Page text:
This sheds important light on Jesus' use of vine imagery. We should roundly reject the idea that Jesus was passing by some vines while talking to his disciples and suddenly thought, "Gee, that'd make a good analogy." Rather, Jesus knew his Bible well and purposely contrasted Israel's unfruitfulness with his own sufficiency for fruit-bearing as the life-giving vine tended by the perfect vinedresser. Jesus could do what Israel failed to do: give life to all who come to him. Not only is this the maint point of the present passage, but Jesus' sufficiency vis-a-vis Israel's failure is in fact a common theme in the Fourth Gospel.

Understanding 15:2: The Significance of "in Me" (Gk. en emoi).

But this immediately appears troubling when we get to v. 2. If Jesus is so perfectly life-giving, how come there are fruitless branches being taken away? This is especially troubling since the branch described in v. 2a is said by Jesus to be "in Me" (Gk. en emoi). Does this teach that Christians can lose their salvation if they don't bear fruit. Calvinist commentators have to do something about this. Carson, for example, simply says that we shouldn't press the "in Me" statement to mean that the person is a Christian.

To which I say, "Why not?" Of course that's what we should do, because the text plainly says that there is a branch that is really connected to the life-giving, perfect vine, Jesus. There is simply no getting around that fact!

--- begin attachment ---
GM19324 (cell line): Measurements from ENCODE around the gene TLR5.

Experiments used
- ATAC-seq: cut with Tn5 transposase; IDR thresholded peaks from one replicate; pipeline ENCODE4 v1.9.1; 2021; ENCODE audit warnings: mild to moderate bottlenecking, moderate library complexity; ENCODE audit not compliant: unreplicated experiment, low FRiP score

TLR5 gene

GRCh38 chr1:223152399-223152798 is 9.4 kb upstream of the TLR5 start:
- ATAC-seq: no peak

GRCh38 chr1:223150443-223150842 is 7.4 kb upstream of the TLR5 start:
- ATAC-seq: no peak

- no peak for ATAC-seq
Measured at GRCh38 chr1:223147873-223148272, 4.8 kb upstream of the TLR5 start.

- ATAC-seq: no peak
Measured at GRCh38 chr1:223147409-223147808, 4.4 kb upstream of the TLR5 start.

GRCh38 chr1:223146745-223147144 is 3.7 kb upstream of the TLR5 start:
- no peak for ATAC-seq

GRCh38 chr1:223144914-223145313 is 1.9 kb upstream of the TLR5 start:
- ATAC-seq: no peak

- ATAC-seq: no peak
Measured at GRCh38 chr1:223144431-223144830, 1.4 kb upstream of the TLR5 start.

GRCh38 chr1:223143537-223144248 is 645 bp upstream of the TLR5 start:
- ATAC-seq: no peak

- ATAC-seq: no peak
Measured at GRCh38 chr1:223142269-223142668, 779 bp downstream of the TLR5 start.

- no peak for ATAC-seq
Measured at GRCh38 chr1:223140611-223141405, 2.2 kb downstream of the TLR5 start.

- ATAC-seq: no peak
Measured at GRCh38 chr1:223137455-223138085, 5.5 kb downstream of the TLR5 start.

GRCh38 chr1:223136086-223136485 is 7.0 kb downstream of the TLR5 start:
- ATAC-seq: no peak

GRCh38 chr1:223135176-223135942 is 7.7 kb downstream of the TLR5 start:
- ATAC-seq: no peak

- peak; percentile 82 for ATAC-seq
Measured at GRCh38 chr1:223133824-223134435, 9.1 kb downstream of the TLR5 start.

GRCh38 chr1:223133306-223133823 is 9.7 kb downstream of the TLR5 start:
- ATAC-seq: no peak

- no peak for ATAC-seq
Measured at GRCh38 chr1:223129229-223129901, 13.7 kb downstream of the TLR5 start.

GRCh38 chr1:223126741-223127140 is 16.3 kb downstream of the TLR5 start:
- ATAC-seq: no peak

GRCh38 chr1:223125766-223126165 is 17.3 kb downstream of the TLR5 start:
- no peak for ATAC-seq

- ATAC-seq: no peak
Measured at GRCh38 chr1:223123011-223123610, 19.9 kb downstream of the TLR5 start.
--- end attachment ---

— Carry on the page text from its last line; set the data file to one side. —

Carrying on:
The better answer is to keep reading. Verse 2b gives us a good hint. The Greek word translated "prune" here is kathairo. Even if you don't know Greek, just look at and pronounce the transliterations of the words as best you can: airo and kathairo. Jesus (or John in his translation) is employing some wordplay, paralleling the actions that the Father is taking towards the unfruitful and fruitful branches. Even in English it is obvious that the rest of the two phrases parallel each other.

V. 2 ends with the statement that the fruitful, pruned branch will "bear more fruit". While I am not sure that this final statement is grammatically connected to both statements, the idea seems to be the same: since the emphasis of the passage in v. 1 is on the ability of Jesus and the Father to provide life in a way that will make the vine bear fruit, as long as a disciple of Jesus is "in the vine" so to speak, he will bear fruit.

Understanding 15:2: Vine-Growing in First-Century Palestine

So how can a branch that is "taken away" bear fruit? Well, it can't of course. Not if it's not connected to the vine. But one that is "lifted up" onto a trellis sure might be able to, since trellising (from what I understand) helps aerate the vine. A trellis, for those not sure, is latticework you stand up to allow plants to grow on it. Like this:

You might be saying to yourself "Sure Andrew: we use trellises now to grow vines, but did first-century Palestinians?"